This inquiry raises questions about the manner in which the No Child Left Behind Act aims to improve mathematics education through continued reliance on standardized testing and mandated use of scientifically based teaching practices. Specifically, it is argued that this approach is tied to assumptions about intellectual ability and achievement that precipitated the dividing practices used to justify differential access to mathematics learning almost a century ago. An examination of so-called objective and scientific approaches to school mathematics suggests the need for more earnest reflection about the particular path toward educational progress privileged by this legislation.
Mathematics enables us to fly to the moon, track our genetic codes, create beautiful music, design our cars, build our houses, and contact others around the world almost instantaneously. However, mathematics, that abstract language which helps us to access the relationships in our physical universe(s), is rarely invoked in the service of preparing young people for democratic participation. Deborah Ball and Hyman Bass take on the challenge of situating the highly revered, somewhat mystical discipline of mathematics as a key contributor to concepts of democracy.
The article describes results of a qualitative study of an elementary school as it enacted a variety of strategies to help students raise scores on a newly required state test designed to serve as an accountability tool.
Observations of the first days of school in eight sixth-grade classrooms identified three different classroom environments.
This study examined the effects of early acceleration of students in mathematics on the development of their attitude and anxiety toward mathematics across junior and senior high school, using data from the Longitudinal Study of American Youth (LSAY).
The first main section of the chapter, The evolving content(s) of mathematics instruction, discusses changes in the mathematics curriculum over the course of the century. The second main section, On research: psychological, epistemological, and methodological issues, describes the development of the discipline of research in mathematics education. A concluding discussion, And next?, discusses some of the evolutionary needs and pressures that may shape mathematics education in the early parts of the twenty-first century.
Our goal in this chapter is to provide an accurate characterization
of the current state of elementary and middle school mathematics education
in the United States and to highlight crossroads points where
crucial reevaluations are needed.
As one constructivist remarked, In summary
then the term constructivism appears to be fashionable, mostly
used loosely with no clear definition of the term, and is used without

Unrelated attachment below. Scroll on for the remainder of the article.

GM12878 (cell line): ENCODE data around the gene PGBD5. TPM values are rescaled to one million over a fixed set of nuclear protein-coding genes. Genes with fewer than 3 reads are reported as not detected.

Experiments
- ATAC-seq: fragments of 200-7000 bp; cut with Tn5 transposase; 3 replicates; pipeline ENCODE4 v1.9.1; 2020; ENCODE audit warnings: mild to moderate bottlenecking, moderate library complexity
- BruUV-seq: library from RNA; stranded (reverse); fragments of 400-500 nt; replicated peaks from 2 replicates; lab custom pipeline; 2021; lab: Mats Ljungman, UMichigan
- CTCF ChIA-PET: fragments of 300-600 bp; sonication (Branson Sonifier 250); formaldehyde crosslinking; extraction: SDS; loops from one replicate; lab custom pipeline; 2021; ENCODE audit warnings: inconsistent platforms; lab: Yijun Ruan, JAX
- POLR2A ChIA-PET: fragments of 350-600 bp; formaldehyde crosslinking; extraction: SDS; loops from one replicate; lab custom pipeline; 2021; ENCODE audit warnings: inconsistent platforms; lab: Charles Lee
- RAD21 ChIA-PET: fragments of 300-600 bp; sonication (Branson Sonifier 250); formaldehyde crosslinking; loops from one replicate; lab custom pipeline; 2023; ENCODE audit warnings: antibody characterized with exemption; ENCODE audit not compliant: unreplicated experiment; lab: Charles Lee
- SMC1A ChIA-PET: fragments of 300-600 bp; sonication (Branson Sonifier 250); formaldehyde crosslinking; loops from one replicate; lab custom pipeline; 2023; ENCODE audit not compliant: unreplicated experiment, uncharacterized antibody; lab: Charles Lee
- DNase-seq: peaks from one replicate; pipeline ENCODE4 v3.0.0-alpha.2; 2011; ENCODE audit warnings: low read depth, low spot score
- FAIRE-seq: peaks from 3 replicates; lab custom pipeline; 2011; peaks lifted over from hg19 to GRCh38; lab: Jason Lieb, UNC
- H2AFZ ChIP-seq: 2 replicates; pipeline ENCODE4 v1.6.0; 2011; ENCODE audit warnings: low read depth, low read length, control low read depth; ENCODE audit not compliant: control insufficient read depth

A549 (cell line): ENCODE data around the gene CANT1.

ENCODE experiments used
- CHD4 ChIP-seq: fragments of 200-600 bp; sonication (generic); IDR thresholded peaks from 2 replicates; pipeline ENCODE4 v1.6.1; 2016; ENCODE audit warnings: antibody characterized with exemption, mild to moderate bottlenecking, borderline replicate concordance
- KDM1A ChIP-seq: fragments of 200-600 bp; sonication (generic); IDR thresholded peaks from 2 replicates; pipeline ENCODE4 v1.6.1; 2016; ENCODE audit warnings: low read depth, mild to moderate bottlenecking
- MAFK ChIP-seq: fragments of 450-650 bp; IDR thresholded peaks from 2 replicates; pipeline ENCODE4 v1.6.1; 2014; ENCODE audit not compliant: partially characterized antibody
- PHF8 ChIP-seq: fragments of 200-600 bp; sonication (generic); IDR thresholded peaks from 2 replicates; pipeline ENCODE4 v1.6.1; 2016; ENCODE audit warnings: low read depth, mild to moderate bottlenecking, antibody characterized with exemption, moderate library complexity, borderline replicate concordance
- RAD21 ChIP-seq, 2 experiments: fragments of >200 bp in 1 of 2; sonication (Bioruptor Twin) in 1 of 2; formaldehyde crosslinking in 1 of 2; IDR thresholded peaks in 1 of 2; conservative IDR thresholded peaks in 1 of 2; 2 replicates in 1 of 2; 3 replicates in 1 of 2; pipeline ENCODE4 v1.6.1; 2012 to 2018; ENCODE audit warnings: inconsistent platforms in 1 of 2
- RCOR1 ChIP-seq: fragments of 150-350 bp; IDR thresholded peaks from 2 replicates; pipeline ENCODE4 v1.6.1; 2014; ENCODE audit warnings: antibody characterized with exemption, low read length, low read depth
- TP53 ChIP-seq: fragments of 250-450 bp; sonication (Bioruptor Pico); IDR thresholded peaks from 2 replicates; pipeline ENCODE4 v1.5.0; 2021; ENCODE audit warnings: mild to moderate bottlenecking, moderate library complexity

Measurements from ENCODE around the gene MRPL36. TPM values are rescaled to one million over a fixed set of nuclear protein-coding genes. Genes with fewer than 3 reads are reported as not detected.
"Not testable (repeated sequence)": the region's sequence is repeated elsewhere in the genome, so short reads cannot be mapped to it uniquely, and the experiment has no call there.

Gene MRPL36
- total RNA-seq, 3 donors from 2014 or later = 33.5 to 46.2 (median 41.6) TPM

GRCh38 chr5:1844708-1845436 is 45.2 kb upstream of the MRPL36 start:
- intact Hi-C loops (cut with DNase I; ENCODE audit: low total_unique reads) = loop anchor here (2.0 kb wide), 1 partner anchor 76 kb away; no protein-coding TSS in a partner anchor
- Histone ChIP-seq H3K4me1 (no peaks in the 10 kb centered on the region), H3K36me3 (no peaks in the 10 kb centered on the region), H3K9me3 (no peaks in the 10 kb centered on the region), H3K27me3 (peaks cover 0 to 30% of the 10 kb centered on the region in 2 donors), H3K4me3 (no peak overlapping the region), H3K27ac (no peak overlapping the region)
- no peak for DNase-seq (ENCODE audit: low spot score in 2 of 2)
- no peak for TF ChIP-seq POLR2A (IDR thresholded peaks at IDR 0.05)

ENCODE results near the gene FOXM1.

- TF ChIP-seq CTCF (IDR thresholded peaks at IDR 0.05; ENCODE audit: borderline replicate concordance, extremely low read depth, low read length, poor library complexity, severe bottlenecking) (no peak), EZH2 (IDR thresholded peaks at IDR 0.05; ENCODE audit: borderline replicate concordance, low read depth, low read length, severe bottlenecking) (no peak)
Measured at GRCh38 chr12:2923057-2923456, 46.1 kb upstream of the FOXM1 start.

clear links to an epistemological base. Although there are countless
thousands of constructivist articles, it is rare to find ones with fully
worked out epistemology, learning theory, educational theory, or ethical
and political positions. This makes appraisal difficult.
In this chapter, we examine the construction of mathematical knowledge in classroom teaching and learning.
Drawing upon a teacher survey, this article proposes that successful instructional policies are themselves instructional: teachers opportunities to learn about and from policy influence both their practice and, at least indirectly, student achievement.
Drawing on the Longitudinal Study of American Youth, this study examines the effects of individual characteristics and different types of parental involvement on student participation in advanced mathematics.
The author evaluates and extends the literature demonstrating that gender differences on standardized tests of quantitative reasoning may reflect underlying differences in cognitive processing that might be explained in part by socialization patterns inherent in American culture.
Background to the key notions underlying the National Council of Teachers of Mathematics (NCTM) Curriculum and Evaluation Standards for School Mathematics
One mathematician's view of the NCTM standards document
A discussion of the danger of losing the essence of mathematics
The author explores further the areas of agreement and disagreement across the articles about the general issue of active learning, teaching for understanding, or, at the risk of raising a red flag, constructivism.
The authors have selected three trends as points of discussion for this special section of the Record featuring expert commentary on the condition of education in the nation. The trends address the following issues: (1) appraising the state of academic achievement among American elementary and secondary students, (2) improving the quality of the nations K-12 faculty, and (3) the march toward the expansion of higher education for all students.